Must we have a theory of proof?

JurisdictionSouth Africa
Citation2003 Acta Juridica 113
AuthorAndrew Paizes
Published date15 August 2019
Date15 August 2019
Must we have a theory of proof?
University of the Witwatersrand
It is common, when writing a legal textbook, to begin with a general
introductory chapter in which the theoretical foundations of the subject
are expounded and explained. Chapters of this kind usually hold little of
interest for those who are concerned primarily with f‌inding practical
answers to legal problems. They are, typically, ignored by them as being
the province of academics who amuse themselves and each other by
posing and solving riddles that stimulate the mind but have little bearing
on the often prosaic world of legal practice. The question that forms the
title of this chapter would, no doubt, suggest to some, this kind of
exercise. ‘Who cares,’ one can imagine some people thinking, ‘about
competing ‘‘theories of proof?’’’
‘Evidence is lawyers’law. We know what we want to achieve, and we make
sure that our evidentiary rules deliver the results we need. There is little to be
gained by exposing what we do to penetrating analysis or by trying to
construct sophisticated models that rely on metaphysical distinctions, syn-
thetic metaphors or scientif‌ic precision, since most of the things we do when it
comes to legal proof take place at a visceral level where everything rests on
such unscientif‌ic and non-academic notions as intuition, experience, ‘‘gut-
feeling’’and observations on human nature. It is of such things that the world
of forensic fact-f‌inding, the so-called real world, are made, and any attempt to
contain them within a coherent scientif‌ic theory, while it may dignify the
subject and lend it a certain intellectual veneer, are bound to be artif‌icial,
unhelpful and, as a result, tend toward sophistry.’
My purpose in writing this chapter is to show that such views are
harmful and wrong. I hope to show that the selection of one or other
‘theory’ of proof is of the greatest practical importance and that
fundamental every-day problems of proof cannot adequately be addressed
without making such a selection. I propose to indicate, too, what the
implications of the chief competing theories are, and, f‌inally, to put
forward some ideas on how we might go about determining which of the
theories might best serve us in particular cases.
The unlikely starting point for this exploration of theories of proof is
the casino. Imagine that you wish to play a game of roulette. Imagine a
*BCom LLB PhD (Witwatersrand); Professor of Law, University of the Witwatersrand,
2003 Acta Juridica 113
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roulette wheel of 36 numbers, 18 of which are marked in red, the
remaining 18 in black; 18 of which are odd, the remaining 18 even. If you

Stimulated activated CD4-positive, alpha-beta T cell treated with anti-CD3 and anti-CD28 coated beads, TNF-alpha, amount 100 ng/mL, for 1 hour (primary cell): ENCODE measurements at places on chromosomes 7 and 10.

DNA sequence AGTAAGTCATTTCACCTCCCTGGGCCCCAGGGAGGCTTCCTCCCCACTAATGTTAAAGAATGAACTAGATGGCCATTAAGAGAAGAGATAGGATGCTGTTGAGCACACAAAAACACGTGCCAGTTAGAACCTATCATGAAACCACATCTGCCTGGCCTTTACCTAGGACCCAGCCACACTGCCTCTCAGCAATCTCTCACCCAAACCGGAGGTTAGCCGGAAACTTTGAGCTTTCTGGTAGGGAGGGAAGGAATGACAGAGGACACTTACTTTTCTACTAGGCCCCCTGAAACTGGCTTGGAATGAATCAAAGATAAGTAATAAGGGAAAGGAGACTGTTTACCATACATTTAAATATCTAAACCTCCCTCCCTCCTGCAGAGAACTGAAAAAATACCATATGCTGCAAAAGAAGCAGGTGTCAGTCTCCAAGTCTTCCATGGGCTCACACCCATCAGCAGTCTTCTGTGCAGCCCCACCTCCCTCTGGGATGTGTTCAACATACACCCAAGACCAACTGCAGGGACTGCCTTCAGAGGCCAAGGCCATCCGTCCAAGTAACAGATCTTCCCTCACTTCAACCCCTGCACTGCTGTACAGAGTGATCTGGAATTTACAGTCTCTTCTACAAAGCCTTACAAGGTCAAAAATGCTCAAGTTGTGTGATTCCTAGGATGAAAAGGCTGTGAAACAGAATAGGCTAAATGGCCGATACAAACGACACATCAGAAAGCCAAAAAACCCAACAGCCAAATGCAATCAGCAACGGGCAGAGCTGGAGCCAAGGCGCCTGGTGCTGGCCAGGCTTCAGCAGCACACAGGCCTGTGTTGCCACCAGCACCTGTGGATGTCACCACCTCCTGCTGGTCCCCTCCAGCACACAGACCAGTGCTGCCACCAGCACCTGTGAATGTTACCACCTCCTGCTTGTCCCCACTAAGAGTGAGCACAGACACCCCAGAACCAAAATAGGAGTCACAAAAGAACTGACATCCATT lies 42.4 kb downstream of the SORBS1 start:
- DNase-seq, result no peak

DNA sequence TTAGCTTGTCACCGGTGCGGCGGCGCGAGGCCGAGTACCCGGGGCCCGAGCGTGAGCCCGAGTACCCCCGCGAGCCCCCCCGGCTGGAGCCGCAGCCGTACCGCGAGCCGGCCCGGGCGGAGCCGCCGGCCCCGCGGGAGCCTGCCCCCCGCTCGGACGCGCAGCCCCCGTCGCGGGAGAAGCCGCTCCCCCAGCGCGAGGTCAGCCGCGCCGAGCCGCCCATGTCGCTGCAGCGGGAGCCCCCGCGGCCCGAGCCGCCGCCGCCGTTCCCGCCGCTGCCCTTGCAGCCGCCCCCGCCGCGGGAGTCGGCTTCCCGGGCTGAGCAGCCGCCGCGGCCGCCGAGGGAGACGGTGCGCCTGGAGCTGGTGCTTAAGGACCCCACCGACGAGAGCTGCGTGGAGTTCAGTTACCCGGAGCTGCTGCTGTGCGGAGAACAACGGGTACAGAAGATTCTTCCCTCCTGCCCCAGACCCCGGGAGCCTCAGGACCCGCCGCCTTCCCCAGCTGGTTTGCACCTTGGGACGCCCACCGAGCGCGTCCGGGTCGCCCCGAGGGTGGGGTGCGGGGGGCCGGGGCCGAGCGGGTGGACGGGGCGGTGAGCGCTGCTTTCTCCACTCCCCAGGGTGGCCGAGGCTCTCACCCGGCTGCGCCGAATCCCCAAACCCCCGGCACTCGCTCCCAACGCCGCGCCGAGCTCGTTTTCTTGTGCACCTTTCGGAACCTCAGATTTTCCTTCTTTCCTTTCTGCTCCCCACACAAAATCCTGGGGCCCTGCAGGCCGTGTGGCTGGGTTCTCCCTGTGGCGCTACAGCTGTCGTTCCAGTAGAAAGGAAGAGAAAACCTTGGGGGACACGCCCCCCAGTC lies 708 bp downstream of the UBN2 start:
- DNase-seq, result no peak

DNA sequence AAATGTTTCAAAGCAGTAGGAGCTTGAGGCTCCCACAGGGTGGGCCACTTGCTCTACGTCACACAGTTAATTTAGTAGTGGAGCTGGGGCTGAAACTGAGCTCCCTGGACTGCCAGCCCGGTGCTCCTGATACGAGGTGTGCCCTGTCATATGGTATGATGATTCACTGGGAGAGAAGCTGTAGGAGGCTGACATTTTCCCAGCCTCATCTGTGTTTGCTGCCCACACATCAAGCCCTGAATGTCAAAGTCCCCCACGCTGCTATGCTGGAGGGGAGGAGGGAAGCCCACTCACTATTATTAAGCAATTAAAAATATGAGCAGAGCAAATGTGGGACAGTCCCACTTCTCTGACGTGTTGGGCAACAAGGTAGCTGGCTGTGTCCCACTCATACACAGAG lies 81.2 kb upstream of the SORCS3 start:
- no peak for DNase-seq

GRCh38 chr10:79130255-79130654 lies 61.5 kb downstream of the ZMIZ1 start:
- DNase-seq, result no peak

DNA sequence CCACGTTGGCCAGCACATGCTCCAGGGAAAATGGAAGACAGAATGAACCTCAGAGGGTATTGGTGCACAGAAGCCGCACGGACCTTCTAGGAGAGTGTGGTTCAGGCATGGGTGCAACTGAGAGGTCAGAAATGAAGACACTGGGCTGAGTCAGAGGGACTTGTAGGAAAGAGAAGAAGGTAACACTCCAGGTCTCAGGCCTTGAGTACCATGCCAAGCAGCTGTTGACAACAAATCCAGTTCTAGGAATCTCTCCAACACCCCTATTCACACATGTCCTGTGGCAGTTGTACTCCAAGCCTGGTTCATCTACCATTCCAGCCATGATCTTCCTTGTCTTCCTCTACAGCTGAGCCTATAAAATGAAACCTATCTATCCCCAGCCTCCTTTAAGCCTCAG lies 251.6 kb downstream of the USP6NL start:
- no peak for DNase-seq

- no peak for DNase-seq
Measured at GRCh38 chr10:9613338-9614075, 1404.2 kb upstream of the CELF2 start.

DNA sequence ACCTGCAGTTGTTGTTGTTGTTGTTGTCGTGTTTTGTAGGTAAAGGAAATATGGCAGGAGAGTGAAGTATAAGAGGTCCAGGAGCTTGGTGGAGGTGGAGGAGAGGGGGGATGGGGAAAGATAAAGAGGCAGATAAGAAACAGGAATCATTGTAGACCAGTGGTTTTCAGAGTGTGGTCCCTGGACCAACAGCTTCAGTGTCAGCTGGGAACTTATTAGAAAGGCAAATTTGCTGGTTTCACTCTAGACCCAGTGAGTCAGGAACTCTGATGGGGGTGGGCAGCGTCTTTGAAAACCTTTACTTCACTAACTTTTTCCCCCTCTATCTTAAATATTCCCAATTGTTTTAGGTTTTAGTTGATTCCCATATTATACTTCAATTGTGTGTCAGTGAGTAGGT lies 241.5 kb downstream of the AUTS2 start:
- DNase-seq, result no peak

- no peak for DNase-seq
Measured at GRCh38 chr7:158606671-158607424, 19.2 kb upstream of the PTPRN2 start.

were to place a single token on a bet that the spin of the wheel will yield,
say, an odd number, it is accepted that your chance of success is one in
two, or, to express this in the language of probability theory,0.5. A bet on
a black number would have the same chance of success. A bet that
combined these outcomes, one that, in other words, is taken on an odd
and black number resulting, would yield a probability of 0.25 (or one in
four), a ratio that is the product of the other two ratios.
That it is entirely appropriate to employ this product rulein cases of
this kind is plain. It is a simple application of the classical or mathematical
system of probability that has come to be referred to as Pascalian, after
Blaise Pascal,
who developed the early analysis of the probabilities
involved in gambling. But what is much more controversial is whether it
is appropriate to engage in this kind of reasoning in the legal context.
It should be emphasised that the inquiry is not a synthetic one. One is
frequently required, in law, to consider the probability of the truth of an
entire series of propositions taken together where none of the preposi-
tions may be considered, in itself, to be certain. To take but one example:
X disappears in mysterious circumstances while hunting in a remote area
of bushveld. He was in the company of Y who returns with an
implausible account of the disappearance. Y had a motive to kill X, who
has not re-appeared in the intervening two years, and Y comes back with
some of Xs valuable personal possessions giving, again, an implausible
account as to how they came into his possession. The area in which X
disappeared is, however, notoriously dangerous, with countless natural
and other hazards, including wild animals, marshes, rivers, f‌loods,
extreme weather conditions, and human occupants hostile to tourists.
The propositions that would have to be established by the prosecution in
a case of murder against Y would include the following:
1. X is dead;
2. Y killed X;
3. The killing was unlawful (and, therefore, carried out in the
absence of defences such as self-defence, compulsion, and neces-
sity); and
4. the killing was intentional.
A probability ratio may be allocated to each of these propositions, none
of which may be taken to be certain, each ratio being determined,
however, on the assumption that the preceding propositions are certain.
This example is taken from a murder trial that took place some 15 years ago in Botswana.
It is, to my knowledge, unreported.
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